Winnipeg's Jazz Magazine


November/December 2009: John Pizzarelli and Aaron Weinstein

Karrin Allyson:
Improvisation is the Key

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Karrin Allyson began her musical journey learning classical piano, first from her mother then later earning her degree as a classical piano major. Moving through several genres, she found jazz to be the right vehicle for her artistic voice. Born in Kansas City, now based in New York City, this three-time GRAMMY nominated artist will be on stage in Winnipeg in late October as part of the Izzy Asper Jazz Performances series. I caught up with her by phone.

You said, “Music is a positive way to spread love and creative thought.” Is this your personal credo?

Basically, yes! The process of creating music, or even just thinking about it, I think somehow spreads good energy. For me, this goes for any creative thing really—planting a garden, painting, taking a long walk, helping someone, cooking something good, being with family or friends…

You perform everywhere, from clubs to Carnegie Hall, from Australia to Asia. Do you suffer from burn-out sometimes?

Definitely. It’s important for me to remember that my players are depending on me, and the audience too. Once I get on that stage I’m there for them, all of them. My players really get me focused, and once the show starts everything feel much clearer.

And between shows? What renews your inspiration?

Nature. Movies. Books. I like to work out when I can. But rest is the best cure. I always make sure the band and I have eaten properly too, that’s important. I create quiet time before a show. If I can, I take a 20 minute nap. I take time to focus.

With such a busy schedule how do you manage a regular practice routine?

I wish! Life’s too unpredictable for a regular routine so I practice when I can. (I was about to practice when you called!)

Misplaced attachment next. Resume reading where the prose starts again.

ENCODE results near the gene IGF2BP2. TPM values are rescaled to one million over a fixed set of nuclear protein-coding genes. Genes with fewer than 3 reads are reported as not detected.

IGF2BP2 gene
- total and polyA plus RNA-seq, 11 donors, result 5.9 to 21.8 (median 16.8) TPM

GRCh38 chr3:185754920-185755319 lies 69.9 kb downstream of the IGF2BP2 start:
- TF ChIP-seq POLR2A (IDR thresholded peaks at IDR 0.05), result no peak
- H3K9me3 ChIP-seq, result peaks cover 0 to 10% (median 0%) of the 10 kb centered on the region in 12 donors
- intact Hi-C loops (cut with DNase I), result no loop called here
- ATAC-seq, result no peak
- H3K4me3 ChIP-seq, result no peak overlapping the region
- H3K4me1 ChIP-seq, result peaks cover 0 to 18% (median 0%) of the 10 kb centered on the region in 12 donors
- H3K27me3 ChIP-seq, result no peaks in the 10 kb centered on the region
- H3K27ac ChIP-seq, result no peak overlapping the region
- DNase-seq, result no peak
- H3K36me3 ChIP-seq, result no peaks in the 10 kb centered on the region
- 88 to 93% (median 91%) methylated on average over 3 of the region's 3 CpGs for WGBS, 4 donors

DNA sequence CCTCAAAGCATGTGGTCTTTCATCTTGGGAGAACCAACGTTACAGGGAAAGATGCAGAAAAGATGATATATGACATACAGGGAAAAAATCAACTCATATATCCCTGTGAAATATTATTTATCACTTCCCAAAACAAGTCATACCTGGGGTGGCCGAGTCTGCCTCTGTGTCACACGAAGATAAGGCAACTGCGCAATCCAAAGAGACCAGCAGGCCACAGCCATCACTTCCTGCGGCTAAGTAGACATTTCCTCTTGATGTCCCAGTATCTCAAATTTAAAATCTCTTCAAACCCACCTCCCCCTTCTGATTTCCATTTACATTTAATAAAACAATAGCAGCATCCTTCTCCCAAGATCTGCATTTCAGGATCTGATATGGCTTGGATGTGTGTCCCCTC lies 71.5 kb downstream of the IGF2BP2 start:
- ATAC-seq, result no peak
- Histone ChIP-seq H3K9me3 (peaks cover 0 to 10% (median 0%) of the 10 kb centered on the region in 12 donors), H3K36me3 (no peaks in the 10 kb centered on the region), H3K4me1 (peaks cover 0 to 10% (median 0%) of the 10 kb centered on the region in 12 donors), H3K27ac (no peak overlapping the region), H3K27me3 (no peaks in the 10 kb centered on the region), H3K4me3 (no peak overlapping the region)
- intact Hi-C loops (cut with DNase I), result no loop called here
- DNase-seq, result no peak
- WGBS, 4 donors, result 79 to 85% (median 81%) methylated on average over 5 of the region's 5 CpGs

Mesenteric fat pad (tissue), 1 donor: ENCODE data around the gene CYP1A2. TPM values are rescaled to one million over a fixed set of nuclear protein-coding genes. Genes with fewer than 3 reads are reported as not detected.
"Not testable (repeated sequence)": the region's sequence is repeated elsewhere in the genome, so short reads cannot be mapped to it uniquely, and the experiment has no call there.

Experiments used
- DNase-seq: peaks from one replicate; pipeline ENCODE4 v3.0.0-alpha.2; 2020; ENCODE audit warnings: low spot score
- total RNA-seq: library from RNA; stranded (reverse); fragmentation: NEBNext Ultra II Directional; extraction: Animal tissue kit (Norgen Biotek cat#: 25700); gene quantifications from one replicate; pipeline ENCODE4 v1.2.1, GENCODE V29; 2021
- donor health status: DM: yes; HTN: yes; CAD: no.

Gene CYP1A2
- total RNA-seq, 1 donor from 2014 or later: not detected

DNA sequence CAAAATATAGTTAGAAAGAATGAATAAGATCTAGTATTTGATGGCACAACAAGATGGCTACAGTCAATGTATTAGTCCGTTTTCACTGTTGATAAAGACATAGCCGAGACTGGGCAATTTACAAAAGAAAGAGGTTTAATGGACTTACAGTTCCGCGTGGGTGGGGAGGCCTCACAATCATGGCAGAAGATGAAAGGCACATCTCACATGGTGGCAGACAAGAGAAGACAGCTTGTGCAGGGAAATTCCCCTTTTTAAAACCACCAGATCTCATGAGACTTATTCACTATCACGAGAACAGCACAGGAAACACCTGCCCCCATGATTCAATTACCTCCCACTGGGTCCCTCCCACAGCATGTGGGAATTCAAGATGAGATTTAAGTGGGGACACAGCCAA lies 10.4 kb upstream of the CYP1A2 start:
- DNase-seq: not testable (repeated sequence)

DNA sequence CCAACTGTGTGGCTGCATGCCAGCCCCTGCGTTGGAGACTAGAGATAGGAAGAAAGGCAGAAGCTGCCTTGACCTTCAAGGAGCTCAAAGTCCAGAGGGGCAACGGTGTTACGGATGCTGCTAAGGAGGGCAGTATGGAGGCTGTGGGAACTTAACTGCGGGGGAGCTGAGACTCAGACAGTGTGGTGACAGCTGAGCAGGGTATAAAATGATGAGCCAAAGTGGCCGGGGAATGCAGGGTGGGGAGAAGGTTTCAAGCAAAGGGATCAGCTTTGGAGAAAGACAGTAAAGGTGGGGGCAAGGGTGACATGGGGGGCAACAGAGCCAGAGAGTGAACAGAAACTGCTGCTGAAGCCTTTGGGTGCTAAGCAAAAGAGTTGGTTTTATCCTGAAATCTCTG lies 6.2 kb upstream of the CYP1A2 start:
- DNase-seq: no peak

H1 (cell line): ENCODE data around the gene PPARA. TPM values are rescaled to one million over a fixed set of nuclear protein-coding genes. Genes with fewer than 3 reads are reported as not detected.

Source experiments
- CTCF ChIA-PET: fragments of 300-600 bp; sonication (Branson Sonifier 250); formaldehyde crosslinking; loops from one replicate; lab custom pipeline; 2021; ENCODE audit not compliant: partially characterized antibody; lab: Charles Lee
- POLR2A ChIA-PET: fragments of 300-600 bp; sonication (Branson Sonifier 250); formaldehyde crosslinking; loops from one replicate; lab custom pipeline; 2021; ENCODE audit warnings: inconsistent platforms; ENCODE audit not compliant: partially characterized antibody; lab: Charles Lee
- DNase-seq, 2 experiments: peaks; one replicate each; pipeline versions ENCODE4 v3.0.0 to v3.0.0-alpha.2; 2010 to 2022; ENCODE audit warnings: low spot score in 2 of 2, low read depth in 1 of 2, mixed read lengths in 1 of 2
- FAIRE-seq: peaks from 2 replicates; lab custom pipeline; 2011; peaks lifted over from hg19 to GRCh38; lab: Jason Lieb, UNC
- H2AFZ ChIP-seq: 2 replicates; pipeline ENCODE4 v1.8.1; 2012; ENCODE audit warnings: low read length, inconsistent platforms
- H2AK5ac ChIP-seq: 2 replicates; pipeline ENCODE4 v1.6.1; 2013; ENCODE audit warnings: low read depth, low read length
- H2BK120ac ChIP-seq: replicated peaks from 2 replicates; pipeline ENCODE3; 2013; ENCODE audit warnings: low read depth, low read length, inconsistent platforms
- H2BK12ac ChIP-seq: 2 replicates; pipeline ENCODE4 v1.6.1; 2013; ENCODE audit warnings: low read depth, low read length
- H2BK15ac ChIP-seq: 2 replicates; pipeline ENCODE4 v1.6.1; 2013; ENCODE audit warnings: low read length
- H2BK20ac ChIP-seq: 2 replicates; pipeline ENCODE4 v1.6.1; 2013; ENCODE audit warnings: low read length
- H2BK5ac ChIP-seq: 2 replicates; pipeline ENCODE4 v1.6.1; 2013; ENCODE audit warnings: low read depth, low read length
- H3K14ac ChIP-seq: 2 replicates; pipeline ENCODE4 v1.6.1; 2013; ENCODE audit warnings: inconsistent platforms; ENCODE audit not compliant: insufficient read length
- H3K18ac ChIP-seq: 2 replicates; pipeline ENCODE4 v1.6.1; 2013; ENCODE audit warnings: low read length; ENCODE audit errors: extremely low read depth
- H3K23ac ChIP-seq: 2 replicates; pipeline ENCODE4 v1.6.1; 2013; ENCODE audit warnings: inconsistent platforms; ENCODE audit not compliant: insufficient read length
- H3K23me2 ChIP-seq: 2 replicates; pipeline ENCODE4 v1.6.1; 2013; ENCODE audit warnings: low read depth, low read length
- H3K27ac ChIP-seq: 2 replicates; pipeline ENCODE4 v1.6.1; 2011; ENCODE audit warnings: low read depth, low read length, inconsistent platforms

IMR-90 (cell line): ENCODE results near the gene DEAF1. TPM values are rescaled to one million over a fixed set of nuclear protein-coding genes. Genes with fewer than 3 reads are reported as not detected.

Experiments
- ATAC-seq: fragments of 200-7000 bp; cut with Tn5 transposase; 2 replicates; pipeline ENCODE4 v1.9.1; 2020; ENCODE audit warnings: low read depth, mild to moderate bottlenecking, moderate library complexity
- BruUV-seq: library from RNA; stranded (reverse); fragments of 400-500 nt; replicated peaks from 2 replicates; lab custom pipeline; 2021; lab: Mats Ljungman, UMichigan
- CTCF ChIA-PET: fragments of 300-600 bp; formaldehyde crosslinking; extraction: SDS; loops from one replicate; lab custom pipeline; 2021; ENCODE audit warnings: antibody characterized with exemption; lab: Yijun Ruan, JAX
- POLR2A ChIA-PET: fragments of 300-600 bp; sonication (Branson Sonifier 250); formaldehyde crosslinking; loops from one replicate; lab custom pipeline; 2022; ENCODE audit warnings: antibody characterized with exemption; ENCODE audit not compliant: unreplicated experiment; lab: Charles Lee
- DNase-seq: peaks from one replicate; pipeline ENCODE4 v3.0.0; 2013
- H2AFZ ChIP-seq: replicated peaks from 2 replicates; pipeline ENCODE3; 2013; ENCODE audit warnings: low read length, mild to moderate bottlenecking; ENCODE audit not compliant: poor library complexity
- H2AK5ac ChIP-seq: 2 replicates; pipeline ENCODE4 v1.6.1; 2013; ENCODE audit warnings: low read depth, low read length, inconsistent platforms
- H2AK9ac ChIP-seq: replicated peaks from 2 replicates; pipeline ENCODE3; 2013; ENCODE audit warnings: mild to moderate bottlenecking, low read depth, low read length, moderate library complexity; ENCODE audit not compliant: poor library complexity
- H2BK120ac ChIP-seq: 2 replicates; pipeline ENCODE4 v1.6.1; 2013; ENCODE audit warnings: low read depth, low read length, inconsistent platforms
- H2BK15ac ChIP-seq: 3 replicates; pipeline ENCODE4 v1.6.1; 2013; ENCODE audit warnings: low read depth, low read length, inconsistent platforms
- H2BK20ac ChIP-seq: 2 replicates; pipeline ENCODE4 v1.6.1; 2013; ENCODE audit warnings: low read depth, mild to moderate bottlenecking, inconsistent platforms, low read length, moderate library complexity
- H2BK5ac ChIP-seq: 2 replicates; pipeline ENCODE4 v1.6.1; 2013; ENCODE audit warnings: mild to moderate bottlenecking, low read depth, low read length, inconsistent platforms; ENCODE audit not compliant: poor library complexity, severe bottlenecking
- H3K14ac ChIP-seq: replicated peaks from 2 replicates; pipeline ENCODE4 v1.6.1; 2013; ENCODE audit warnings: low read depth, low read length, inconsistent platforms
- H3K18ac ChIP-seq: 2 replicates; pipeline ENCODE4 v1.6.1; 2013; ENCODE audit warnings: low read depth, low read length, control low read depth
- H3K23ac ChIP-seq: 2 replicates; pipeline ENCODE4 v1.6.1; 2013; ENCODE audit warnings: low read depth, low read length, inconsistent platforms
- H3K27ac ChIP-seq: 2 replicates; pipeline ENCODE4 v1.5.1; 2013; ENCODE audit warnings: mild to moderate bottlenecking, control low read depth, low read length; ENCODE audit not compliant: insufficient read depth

There are so many approaches to this music people call jazz. What is jazz to you?

Improvisation is the key. The rhythm section needs to have room to move and evolve within a song. Many forget that and use machines or pre-sets. As a singer, phrasing is important. Pop phrasing is something different that the phrasing found in jazz. Jazz is not about the type of song—it ain’t what you got, it’s how you use it! Jazz needs to breathe.

Who are your musical influences?

Joni Mitchell, James Taylor—those great singer-songwriters came first. I love Latin and funk music. I discovered Ella Fitzgerald, Billie Holiday and Carmen McRae later.

How do you choose a tune to add to your repertoire?

It depends on the project. Sometimes the melody or poetry of the song speaks to me and sometimes it’s about the theme of a record that draws me to choose a particular composition. As long as it’s something you love to play.

Liza Minnelli speaks about breaking down each song into the character traits of the woman she imagines singing it. What do you think about that?

It’s a good idea. This music is confessional—like the great blues singers telling you what’s going on for them in a deep and usually painful way. Telling the story in an intimate kind of way is important.

You gotta be brave up there and honest.

Exactly. Tell the story and reach out. Communicate with your audience. It doesn’t always happen but you want to reach out…


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